So thanks, Special Collections & Archives, for this helpful reminder. I knew there was a reason why I loved stopping by.
—Megan Scott '96
Preparing Students for Engaged Citizenship
It seems that every day a new campus is embroiled in a media storm, including controversies over campus speakers, demands for safe spaces, and trigger warnings, and I am asked regularly where Knox stands on these issues. While the underlying issues go to the core of what we do in academia, from my vantage point in Old Main, the media coverage exaggerates both the breadth and the depth of threats to freedom of speech on America's college campuses, including Knox.
Nationally, we see an increase in student activism, with interest in political and community engagement at the highest levels in 50 years, according to UCLA's annual CIRP Freshman Survey. Reading further into the survey, you learn that the percentage of first-year students who expect to participate in student protests is approximately 8.5 percent, a small proportion of students. With Knox's founders and those who inspired them engaged in antislavery protests and civil disobedience—a lineage of which we are proud—we are not surprised that Knox draws a higher share of activist students; according to the CIRP survey, 15 percent of Knox students say they are likely to protest. Yet this is still a small percentage of the student body.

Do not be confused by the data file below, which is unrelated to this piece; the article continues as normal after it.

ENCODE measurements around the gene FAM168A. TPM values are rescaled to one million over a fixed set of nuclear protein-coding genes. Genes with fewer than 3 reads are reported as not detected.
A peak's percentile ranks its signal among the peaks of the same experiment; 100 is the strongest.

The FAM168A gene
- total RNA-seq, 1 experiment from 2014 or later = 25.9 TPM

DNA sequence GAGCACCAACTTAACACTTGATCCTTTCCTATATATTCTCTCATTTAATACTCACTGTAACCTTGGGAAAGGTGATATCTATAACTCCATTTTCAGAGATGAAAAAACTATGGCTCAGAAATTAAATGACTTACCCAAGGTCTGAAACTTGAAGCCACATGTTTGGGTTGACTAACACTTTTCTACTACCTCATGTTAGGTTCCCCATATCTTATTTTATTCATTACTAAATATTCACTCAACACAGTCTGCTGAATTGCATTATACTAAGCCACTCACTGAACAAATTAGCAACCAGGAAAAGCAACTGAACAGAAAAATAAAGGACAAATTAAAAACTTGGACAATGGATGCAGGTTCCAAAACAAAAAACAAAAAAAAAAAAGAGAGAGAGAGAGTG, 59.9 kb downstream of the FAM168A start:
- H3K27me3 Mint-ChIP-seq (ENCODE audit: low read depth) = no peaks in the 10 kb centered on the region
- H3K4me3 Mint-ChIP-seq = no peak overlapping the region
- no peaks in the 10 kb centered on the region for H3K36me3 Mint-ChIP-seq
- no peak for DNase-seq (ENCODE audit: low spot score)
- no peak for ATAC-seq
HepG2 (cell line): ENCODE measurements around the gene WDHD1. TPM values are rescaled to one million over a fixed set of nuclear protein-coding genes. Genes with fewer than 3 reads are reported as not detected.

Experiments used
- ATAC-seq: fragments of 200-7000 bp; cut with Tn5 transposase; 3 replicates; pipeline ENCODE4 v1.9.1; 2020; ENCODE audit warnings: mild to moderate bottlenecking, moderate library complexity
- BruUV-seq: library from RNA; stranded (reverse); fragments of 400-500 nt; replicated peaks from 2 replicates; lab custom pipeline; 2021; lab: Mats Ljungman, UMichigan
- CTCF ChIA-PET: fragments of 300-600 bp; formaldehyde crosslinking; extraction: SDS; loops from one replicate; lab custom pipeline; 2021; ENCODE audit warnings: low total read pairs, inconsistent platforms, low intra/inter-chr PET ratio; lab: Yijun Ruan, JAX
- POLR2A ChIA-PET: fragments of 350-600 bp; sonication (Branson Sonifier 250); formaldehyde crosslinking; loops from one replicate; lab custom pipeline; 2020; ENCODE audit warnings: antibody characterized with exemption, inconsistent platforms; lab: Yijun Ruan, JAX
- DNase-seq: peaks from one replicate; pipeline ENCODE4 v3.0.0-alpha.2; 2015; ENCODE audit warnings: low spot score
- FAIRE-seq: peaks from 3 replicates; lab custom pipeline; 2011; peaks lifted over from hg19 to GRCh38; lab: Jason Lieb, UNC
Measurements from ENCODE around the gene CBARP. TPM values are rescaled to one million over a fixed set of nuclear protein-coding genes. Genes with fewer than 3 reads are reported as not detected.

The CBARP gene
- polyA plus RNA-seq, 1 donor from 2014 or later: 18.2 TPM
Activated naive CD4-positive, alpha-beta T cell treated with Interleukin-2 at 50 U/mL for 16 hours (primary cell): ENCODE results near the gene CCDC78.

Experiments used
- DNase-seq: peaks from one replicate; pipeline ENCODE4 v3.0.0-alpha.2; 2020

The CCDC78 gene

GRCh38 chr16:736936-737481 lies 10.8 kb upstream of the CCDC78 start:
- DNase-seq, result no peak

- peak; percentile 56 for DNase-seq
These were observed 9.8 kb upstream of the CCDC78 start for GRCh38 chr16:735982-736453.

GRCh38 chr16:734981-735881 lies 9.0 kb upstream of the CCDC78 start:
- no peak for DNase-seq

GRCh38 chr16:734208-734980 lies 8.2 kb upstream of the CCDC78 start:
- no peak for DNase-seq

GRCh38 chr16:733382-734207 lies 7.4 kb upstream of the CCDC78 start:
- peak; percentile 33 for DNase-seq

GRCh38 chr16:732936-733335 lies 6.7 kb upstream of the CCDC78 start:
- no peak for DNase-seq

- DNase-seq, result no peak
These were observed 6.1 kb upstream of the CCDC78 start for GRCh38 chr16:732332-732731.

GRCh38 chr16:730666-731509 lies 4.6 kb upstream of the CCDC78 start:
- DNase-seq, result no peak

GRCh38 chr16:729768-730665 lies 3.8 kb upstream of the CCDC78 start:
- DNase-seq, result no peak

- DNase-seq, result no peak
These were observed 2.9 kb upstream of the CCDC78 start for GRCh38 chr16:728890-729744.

It is certainly the case that many of our students are concerned about speech and use the term "microaggression" for instances in which they feel excluded or degraded. This is nothing new. As a 1972 college graduate, I remember the struggle to be included, as a woman, in everyday language. Today, with recognition of transgender identities, there is a push for even more inclusive language. We at Knox recognize that speech can violate our norms of civility and have always addressed this as a matter of community standards. The College's anti-discrimination policy affirms that vigorous discussion and debate are fundamental to the College and to higher learning and notes that the fact that speech is offensive is not, standing alone, sufficient basis to establish bias. Such speech typically must be persistent, pervasive, and not germane to classroom subject matter in order to violate our policy.